The London Porter was to my mind a bit drier than the Henley Dark, although the 1914 recipe was much drier than either, some people have commented that Ron’s porter is sour, however I didn’t feel it was particularly noticeable, especially when compared to the Dark Reserve I drank last week.

I feel that it would be unfair to say which of the three beers I enjoyed the most, especially as the task at hand was not to rate the beers but rather to compare a modern interpretation of the style to a historical precedent.

Clearly modern malt production methods have changed the colour profile of porter from a brown to a very dark red beer, and if the 1914 version is faithful to the flavour profile, porter has become richer. It will be interesting to see what beer geeks in the year 2104 make of our modern porters when compared to their own, and see the continued evolution of beer styles.

Tuesday, June 9, 2009

Skippy The Hoppy Porter

My original plan was to make a smooth chocolate stout, hopped only with Fuggles. I have stated the ingredients elsewhere, and so after three weeks of sitting in the bottles I decided to try both variants next to each other, and I decided that given the absence of unmalted roast barley, this would be designated a porter rather than a stout.

The first bottle was the weaker of the two variants, and on opening it gushed like a volcano. So much so that I lost about two thirds of the bottle before it stopped – thankfully I opened the bottle in the sink and didn’t make a great mess of the kitchen floor, as you can see in the video at the foot of this post (sorry it is sideways), unlike the bottle of the stronger version I tried with Evan last week.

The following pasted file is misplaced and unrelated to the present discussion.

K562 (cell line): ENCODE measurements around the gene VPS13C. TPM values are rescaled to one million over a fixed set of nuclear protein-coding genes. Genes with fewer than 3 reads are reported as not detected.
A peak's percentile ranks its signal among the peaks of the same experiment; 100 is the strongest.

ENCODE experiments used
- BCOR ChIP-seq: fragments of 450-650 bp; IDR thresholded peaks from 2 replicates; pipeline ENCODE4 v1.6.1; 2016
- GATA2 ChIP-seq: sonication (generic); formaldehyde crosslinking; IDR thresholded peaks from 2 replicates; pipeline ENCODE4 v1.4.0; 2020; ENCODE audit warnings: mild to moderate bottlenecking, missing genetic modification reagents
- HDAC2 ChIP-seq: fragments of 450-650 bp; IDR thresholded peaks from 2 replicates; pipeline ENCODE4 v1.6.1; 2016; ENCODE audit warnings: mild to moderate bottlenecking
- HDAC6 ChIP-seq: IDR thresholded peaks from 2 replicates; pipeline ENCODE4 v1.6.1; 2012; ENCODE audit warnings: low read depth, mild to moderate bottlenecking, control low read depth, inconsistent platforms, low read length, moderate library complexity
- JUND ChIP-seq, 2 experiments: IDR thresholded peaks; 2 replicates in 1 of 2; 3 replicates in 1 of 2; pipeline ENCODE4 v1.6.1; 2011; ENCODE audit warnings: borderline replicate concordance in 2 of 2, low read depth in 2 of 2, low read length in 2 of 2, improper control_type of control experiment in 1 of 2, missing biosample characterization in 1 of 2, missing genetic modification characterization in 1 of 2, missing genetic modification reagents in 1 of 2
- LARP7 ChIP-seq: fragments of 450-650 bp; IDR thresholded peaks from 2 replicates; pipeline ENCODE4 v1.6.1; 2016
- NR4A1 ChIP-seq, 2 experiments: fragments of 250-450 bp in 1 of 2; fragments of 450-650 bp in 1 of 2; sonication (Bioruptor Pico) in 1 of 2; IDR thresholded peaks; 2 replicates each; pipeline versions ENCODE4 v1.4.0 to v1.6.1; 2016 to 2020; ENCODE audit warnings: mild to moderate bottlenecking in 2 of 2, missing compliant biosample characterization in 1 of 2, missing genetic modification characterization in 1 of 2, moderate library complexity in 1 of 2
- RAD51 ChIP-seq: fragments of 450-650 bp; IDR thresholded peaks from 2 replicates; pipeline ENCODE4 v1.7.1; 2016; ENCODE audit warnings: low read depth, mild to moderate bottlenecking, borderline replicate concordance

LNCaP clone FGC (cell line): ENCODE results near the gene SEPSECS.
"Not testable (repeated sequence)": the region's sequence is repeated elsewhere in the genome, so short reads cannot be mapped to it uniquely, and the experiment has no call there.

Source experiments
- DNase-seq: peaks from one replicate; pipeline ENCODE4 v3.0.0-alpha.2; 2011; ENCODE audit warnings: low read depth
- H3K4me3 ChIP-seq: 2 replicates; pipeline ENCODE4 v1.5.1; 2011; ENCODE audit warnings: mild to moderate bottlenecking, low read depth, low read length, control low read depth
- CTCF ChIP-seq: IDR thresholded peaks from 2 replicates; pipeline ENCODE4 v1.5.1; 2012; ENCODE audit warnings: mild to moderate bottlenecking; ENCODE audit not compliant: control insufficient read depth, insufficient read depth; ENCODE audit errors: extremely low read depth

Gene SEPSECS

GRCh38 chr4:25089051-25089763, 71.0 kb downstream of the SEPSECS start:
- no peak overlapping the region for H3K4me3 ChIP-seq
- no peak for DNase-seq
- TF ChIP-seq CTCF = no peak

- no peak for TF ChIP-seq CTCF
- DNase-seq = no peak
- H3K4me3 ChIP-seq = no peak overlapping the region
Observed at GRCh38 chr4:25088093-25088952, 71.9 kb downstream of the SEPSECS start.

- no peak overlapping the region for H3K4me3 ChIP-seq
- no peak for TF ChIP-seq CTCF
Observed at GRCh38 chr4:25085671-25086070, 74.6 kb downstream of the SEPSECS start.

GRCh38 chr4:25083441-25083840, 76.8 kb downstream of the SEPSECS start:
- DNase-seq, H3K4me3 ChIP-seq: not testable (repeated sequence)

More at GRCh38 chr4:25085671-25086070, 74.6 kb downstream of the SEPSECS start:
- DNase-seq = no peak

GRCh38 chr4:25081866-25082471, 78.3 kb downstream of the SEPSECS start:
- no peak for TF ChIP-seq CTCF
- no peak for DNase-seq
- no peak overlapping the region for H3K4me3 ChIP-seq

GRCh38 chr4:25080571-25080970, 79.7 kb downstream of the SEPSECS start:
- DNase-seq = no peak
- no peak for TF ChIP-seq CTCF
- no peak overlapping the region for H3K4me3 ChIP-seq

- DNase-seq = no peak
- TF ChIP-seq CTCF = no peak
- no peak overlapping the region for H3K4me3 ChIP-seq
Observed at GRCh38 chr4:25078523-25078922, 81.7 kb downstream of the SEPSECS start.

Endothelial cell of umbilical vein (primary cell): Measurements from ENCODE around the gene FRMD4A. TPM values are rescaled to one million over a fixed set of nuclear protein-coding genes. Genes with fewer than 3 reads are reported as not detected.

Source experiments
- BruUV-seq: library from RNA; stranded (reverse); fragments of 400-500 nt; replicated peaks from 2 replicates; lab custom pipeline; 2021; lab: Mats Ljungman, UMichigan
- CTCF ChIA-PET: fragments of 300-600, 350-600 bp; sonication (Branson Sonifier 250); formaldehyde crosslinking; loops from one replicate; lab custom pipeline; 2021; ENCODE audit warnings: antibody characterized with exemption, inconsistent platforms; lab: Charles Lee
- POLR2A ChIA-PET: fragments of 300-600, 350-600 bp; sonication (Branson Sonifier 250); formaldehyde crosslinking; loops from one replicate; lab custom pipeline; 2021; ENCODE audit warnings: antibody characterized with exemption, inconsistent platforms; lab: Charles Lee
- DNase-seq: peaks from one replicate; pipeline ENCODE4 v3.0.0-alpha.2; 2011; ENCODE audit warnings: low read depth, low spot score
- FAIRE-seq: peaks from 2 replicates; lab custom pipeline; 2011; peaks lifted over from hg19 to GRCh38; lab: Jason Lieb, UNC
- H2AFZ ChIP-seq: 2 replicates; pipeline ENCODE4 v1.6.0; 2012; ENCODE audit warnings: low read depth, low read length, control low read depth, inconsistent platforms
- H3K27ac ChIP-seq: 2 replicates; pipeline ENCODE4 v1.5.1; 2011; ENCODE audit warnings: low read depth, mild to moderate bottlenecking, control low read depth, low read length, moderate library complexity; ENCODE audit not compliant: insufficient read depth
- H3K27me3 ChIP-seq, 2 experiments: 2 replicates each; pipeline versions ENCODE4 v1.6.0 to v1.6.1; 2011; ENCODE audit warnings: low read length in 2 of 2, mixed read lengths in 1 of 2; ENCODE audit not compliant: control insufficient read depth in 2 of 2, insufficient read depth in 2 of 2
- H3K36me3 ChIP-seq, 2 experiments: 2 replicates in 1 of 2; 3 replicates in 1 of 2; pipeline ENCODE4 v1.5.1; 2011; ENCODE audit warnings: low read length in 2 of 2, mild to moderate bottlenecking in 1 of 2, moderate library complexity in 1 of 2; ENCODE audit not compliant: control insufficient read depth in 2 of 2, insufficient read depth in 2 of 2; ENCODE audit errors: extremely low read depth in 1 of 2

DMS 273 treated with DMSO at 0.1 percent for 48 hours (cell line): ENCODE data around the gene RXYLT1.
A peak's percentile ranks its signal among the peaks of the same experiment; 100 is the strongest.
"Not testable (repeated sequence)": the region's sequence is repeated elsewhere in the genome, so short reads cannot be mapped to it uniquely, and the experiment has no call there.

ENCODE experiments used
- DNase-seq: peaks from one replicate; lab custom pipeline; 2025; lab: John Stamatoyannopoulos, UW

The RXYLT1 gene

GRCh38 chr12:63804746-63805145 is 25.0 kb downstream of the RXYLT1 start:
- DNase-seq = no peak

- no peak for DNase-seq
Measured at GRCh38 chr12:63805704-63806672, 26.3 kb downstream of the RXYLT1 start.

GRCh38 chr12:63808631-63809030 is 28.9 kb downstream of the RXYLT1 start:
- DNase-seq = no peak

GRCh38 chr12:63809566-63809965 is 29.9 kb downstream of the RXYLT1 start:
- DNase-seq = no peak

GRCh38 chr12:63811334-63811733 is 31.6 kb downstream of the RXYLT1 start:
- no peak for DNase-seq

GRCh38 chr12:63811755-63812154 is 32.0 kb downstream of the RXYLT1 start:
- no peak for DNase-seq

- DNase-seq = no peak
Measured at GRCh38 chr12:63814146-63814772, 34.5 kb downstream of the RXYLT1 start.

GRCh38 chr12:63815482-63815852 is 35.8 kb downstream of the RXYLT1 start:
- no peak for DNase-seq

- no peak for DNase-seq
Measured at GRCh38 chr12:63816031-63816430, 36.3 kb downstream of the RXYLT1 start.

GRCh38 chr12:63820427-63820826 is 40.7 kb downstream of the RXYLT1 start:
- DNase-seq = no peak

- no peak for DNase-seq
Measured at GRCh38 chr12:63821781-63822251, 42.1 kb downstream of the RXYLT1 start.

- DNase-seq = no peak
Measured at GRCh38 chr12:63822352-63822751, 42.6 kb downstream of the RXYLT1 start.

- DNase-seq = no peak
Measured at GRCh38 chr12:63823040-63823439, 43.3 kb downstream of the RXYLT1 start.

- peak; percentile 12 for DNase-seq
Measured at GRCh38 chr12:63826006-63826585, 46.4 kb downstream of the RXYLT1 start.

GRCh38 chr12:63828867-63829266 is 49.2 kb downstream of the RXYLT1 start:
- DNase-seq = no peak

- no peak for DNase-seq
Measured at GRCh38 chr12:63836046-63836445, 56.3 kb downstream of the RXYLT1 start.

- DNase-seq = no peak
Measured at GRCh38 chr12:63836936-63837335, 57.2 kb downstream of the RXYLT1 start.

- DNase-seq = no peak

Boy is this stuff dark, absolutely no light could make its way through the glass, and the head very quickly disappeared. The nose was exactly what I wanted, lots of caramel, burnt sugar and chocolate, with a noticeable grassiness to it as well. In the mouth, however, I was disappointed – where I had wanted something smoothly sweet, I now had a slight sour edge, which Mrs. Velkyal described as “metallic”. The hops though were very noticeable, and I think I over-hopped for sure – there were 4 additions, 25g with 60 minutes to go, 10 with 30, 10 with 15 and 5 with 3.

The second and the stronger of the two had the same colour profile but this time the brown head stayed a bit longer. The nose was again just what I wanted, and this time the smokiness I had aimed for was lingering in the background. I think the extra malt in this version balanced out the hops far better than the previous version, and so made it quite a nice, though hoppy, porter, with a slightly burnt taste to it. This was the version I shared with Evan last week, and he was most complimentary about it, so I will continue to work on the recipe, having said that I could perhaps create a new style American Imperial Porter, with a hefty hop dose as well as more malt?